SAC is a useful and convenient tool for examining small numbers of seismograms. If you learn the SAC macro language you can also process large numbers of seismograms. In this example I outline the methods for creating a simple SAC plot on the screen and in PostScript, the graphics language from Adobe that allows high-resolution, vector display of graphics. We'll work with a very simple example using a function-generated impulse.
Generating the Sample Signal
Start SAC and create an impulse using the "funcgen" command. I use fg to abbreviate the command name and creat an impulse with sample rate of 0.05 s and 10,000 samples. The "fg" command creates the signal, the "lh" command simply lists the values in the genearted signal's header.
Plotting to the Screen
To generate a plot on the screen I first select the X-Window graphics device with the begindevice command (which I abbreviate as "bd"). The "bd" command opens and XWindow, which becomes the active window. To execute another command you have to click in the Terminal. Then I issue the plot command (which I abbreviate as "p").
The XWindow Plot
Here is the resulting XWindow plot. Nothing fancy, just a very simple display. Note that the SAC fonts are software-based, they are simple shapes drawn by connecting lines together. Let's look at three items in a standard SAC plot.
- This is the File-ID. In this case it is a simple label, for other plots it can list the station information, seismogram start time, etc.
- This is the horizontal axis exponent, and it's a weird way to display this information. The 10+2 indicates 10^2 = 100, and it is a multiplier for the major tick values on the axes. Thus "1" actually represents 1 x 100, etc.
- The value in the lower right is a plot-decimation factor. The larger the number the fewer points are used in the display. This allows the plot to display faster or the size of the graphics file to be reduced. You control plot decimation using the command "qdp", which is an abbreviation for quick-dirty-plot.
Making a Hard Copy - saveimg (SAC versions 101.5+)
You can save the plot as a PDF file using the "saveimg" command if you are using one of the latest versions of SAC. The command is quite simple, once you have the plot looking how you want it, you just eecute the command "saveimge FILENAME.pdf". The command uses the suffix to determinar the file type. A nice feature of this command is the use of hardware fonts (real fonts) in the plot. The older way of generating a SAC graphic is described below and uses software fonts (letters are sketched using mulitple line strokes).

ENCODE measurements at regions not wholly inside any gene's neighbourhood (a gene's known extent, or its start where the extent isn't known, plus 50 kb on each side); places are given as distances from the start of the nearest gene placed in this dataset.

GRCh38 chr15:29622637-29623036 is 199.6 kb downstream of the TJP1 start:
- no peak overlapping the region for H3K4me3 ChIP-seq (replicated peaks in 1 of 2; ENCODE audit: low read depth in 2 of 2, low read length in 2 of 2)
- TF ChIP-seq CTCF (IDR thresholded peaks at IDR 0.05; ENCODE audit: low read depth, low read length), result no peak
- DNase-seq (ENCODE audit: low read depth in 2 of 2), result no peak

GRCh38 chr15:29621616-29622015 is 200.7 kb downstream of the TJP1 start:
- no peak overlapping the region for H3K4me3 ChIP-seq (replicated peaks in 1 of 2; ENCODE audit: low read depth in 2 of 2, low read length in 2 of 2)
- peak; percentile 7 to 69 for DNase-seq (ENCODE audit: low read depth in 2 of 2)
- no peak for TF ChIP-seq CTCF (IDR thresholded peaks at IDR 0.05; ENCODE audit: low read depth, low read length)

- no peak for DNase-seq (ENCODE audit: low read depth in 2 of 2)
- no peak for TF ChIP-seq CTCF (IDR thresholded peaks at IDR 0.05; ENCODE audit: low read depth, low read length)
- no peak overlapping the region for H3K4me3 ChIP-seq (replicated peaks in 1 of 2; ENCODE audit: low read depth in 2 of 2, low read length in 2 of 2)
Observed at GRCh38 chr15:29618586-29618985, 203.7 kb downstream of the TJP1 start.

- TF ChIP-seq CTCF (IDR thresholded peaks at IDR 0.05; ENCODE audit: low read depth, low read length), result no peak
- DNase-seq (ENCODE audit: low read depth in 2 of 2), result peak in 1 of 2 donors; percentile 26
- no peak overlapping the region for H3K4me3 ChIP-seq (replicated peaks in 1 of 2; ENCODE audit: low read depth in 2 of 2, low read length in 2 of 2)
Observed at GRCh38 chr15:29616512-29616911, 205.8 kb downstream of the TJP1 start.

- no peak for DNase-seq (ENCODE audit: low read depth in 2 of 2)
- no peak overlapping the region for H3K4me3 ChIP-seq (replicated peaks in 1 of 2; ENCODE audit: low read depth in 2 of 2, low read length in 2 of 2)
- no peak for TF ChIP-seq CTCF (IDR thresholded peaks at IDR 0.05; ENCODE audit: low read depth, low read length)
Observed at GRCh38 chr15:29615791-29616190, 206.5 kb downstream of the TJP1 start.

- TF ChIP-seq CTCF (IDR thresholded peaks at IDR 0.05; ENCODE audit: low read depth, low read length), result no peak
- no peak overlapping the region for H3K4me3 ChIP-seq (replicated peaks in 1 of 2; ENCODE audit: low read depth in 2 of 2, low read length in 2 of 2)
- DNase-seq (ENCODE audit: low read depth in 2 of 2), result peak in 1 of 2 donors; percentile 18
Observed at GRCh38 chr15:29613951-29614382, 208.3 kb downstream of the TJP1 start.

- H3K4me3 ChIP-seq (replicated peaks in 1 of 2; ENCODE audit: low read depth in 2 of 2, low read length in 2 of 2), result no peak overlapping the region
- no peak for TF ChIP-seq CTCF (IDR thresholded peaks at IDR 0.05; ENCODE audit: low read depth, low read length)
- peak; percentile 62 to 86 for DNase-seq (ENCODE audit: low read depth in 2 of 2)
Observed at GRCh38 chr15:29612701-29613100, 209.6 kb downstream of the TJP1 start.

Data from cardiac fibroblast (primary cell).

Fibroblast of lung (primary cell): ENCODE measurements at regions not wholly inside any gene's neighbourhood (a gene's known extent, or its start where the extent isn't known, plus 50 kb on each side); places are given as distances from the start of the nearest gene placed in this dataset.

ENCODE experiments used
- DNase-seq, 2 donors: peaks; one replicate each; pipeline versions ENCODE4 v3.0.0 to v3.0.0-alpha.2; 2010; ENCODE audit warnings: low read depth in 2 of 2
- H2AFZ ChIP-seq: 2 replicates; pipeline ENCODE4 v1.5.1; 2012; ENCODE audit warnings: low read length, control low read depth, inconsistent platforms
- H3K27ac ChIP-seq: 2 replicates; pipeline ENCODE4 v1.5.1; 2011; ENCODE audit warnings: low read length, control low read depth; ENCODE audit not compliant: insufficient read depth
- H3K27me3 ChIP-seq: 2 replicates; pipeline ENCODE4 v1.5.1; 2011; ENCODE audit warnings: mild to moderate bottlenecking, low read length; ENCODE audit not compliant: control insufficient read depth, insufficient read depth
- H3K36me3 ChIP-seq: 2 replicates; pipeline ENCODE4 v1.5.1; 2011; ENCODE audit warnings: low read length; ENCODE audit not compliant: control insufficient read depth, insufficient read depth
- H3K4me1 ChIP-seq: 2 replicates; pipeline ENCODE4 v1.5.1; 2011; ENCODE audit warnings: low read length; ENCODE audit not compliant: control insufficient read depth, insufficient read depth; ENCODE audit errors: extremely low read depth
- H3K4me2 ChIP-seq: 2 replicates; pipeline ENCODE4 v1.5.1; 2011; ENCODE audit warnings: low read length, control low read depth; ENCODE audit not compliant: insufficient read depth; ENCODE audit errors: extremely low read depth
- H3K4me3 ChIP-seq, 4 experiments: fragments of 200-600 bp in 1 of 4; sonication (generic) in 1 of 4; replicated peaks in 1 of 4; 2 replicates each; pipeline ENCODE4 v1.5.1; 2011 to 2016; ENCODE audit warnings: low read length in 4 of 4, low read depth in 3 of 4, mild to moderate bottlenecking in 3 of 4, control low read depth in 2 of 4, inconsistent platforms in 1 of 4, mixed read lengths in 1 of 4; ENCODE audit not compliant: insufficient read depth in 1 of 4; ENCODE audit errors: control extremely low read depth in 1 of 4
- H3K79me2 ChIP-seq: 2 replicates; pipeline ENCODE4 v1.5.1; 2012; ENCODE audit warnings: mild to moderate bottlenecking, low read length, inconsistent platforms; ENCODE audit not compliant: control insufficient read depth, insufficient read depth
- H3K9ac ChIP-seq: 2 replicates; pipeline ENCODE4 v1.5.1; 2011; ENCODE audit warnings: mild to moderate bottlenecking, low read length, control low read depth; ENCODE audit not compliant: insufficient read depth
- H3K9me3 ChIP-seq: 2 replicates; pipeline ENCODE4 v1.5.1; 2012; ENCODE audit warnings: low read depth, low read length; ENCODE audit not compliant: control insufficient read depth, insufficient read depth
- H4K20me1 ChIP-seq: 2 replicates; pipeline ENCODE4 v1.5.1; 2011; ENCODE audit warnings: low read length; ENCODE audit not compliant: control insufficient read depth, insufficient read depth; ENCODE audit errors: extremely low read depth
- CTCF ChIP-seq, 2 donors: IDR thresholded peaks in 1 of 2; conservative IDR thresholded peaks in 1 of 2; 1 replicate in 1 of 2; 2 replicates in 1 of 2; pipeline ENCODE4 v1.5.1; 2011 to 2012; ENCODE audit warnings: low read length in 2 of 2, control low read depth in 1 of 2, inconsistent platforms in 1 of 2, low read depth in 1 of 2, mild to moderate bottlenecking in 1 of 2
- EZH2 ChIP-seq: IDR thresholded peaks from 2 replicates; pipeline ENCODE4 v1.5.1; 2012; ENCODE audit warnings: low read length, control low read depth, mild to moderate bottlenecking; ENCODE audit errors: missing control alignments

Here is the PDF file created using the "saveimage" command. As usual, the default font is way too small. You shoud use the command "gt size large" to use a more appropriate font size for your plots.
Creating a Hard Copy - SAC Graphics Files (The Old Way)
Creating a hard-copy version of the plot requires two steps. First you direct SAC to write a SAC graphics file (e.g. f001.sgf), then you convert the "sgf" file into a printable (or editable version) using one of the utility codes included in the SAC package. Let's start by directing SAC to output the graphics. We select the graphics device called "SGF", then issue the plot commands. SAC automatically creates a sequentially numbered graphics files in the working directory. They have the form fxxx.sgf where "xxx" is an integer from 0 to 999. You can control the exact file name if you want, but we will use the defaults.
I suspended SAC using Ctrl-z and listed the files with a suffix "sgf". Then I executed the command, "sgftops" that we will use to convert the sgf file to a postscript file. This time, however, I only asked sgftops for the help message.
Using sgftops is pretty simple, on the command line you provide the name of the sgf file and the name of the output file. There are other options as well. I'm going to use one - to increase the line thickness (I think the default line thickness is just too thin). The result is a new file, called "f001.ps", that contains the plot.
Postscript is a graphics language and the file f001.ps contains a graphics program that draws the chart. Postscript is the precursor to Adobe's familiar portable-document-format (PDF). You can preview the postscript with ghostscript (gs) in linux, Preview on a Mac, load it into a graphics tool like Illustrator for editing, or send it directly to a postscript-compatible printer. Here's the result in Preview.